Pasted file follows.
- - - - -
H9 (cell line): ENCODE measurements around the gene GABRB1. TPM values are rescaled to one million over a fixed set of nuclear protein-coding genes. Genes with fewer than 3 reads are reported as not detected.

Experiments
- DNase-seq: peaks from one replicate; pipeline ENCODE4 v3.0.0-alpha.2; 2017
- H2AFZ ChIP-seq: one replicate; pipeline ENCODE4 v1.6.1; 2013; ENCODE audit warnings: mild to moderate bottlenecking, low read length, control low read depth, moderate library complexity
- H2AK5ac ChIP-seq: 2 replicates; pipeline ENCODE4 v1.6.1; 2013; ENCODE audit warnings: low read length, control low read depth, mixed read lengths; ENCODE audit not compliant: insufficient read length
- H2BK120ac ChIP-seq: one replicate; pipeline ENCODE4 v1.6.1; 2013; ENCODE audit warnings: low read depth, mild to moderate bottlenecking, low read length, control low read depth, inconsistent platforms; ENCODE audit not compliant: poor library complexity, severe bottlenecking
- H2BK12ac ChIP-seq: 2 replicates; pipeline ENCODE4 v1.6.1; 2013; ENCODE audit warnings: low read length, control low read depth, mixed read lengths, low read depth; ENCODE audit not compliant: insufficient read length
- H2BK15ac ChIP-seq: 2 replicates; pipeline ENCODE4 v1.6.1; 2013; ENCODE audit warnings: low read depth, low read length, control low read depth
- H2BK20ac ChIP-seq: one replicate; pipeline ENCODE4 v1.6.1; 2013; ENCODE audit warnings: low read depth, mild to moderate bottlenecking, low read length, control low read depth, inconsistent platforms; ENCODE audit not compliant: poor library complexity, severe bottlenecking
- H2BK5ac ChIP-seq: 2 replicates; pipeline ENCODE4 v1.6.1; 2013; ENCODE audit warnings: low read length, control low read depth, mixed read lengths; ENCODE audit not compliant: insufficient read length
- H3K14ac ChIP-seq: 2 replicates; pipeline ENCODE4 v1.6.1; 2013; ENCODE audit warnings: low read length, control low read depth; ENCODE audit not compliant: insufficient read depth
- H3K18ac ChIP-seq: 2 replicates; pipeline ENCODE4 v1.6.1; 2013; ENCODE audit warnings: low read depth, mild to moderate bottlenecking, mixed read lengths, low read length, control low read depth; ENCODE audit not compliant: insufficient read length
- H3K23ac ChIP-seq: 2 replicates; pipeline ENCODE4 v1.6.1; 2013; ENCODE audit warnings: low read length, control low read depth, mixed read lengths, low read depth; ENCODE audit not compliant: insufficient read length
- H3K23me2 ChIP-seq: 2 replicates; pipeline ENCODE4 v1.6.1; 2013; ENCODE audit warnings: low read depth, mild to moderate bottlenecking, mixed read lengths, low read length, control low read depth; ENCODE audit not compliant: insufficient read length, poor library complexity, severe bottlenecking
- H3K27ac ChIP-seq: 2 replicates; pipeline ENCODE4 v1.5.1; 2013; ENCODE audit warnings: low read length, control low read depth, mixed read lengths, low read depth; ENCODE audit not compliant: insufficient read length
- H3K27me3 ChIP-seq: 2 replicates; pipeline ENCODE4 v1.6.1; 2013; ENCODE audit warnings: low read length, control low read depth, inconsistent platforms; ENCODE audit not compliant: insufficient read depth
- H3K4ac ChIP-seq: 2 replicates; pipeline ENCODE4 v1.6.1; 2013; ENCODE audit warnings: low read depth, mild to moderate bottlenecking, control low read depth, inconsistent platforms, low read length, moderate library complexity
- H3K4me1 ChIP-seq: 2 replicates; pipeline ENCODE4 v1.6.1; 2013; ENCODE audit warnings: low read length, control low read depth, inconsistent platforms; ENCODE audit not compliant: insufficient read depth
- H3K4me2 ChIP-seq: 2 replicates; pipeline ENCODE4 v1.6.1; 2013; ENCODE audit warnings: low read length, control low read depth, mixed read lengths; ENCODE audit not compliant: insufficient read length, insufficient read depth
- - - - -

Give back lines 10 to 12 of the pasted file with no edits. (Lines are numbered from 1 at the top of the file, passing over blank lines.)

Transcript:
- H2BK5ac ChIP-seq: 2 replicates; pipeline ENCODE4 v1.6.1; 2013; ENCODE audit warnings: low read length, control low read depth, mixed read lengths; ENCODE audit not compliant: insufficient read length
- H3K14ac ChIP-seq: 2 replicates; pipeline ENCODE4 v1.6.1; 2013; ENCODE audit warnings: low read length, control low read depth; ENCODE audit not compliant: insufficient read depth
- H3K18ac ChIP-seq: 2 replicates; pipeline ENCODE4 v1.6.1; 2013; ENCODE audit warnings: low read depth, mild to moderate bottlenecking, mixed read lengths, low read length, control low read depth; ENCODE audit not compliant: insufficient read length